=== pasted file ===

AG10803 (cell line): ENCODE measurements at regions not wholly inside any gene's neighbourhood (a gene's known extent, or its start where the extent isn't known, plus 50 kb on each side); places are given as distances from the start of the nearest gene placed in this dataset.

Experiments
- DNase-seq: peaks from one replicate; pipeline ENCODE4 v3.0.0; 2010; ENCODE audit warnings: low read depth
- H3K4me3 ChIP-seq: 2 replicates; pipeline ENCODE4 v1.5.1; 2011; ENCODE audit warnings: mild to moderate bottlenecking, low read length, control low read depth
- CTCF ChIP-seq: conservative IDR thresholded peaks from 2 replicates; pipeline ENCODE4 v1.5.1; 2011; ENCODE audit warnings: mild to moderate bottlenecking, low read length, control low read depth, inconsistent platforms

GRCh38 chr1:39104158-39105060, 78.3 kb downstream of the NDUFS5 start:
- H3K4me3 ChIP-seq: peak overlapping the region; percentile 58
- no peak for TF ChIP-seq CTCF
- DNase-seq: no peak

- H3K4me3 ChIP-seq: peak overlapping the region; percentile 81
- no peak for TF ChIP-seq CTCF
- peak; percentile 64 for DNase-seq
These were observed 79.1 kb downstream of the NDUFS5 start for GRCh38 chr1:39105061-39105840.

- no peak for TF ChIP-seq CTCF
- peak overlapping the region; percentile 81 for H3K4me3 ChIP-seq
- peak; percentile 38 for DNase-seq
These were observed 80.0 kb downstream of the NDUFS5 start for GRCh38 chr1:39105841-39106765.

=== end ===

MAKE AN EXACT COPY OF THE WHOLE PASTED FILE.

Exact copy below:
AG10803 (cell line): ENCODE measurements at regions not wholly inside any gene's neighbourhood (a gene's known extent, or its start where the extent isn't known, plus 50 kb on each side); places are given as distances from the start of the nearest gene placed in this dataset.

Experiments
- DNase-seq: peaks from one replicate; pipeline ENCODE4 v3.0.0; 2010; ENCODE audit warnings: low read depth
- H3K4me3 ChIP-seq: 2 replicates; pipeline ENCODE4 v1.5.1; 2011; ENCODE audit warnings: mild to moderate bottlenecking, low read length, control low read depth
- CTCF ChIP-seq: conservative IDR thresholded peaks from 2 replicates; pipeline ENCODE4 v1.5.1; 2011; ENCODE audit warnings: mild to moderate bottlenecking, low read length, control low read depth, inconsistent platforms

GRCh38 chr1:39104158-39105060, 78.3 kb downstream of the NDUFS5 start:
- H3K4me3 ChIP-seq: peak overlapping the region; percentile 58
- no peak for TF ChIP-seq CTCF
- DNase-seq: no peak

- H3K4me3 ChIP-seq: peak overlapping the region; percentile 81
- no peak for TF ChIP-seq CTCF
- peak; percentile 64 for DNase-seq
These were observed 79.1 kb downstream of the NDUFS5 start for GRCh38 chr1:39105061-39105840.

- no peak for TF ChIP-seq CTCF
- peak overlapping the region; percentile 81 for H3K4me3 ChIP-seq
- peak; percentile 38 for DNase-seq
These were observed 80.0 kb downstream of the NDUFS5 start for GRCh38 chr1:39105841-39106765.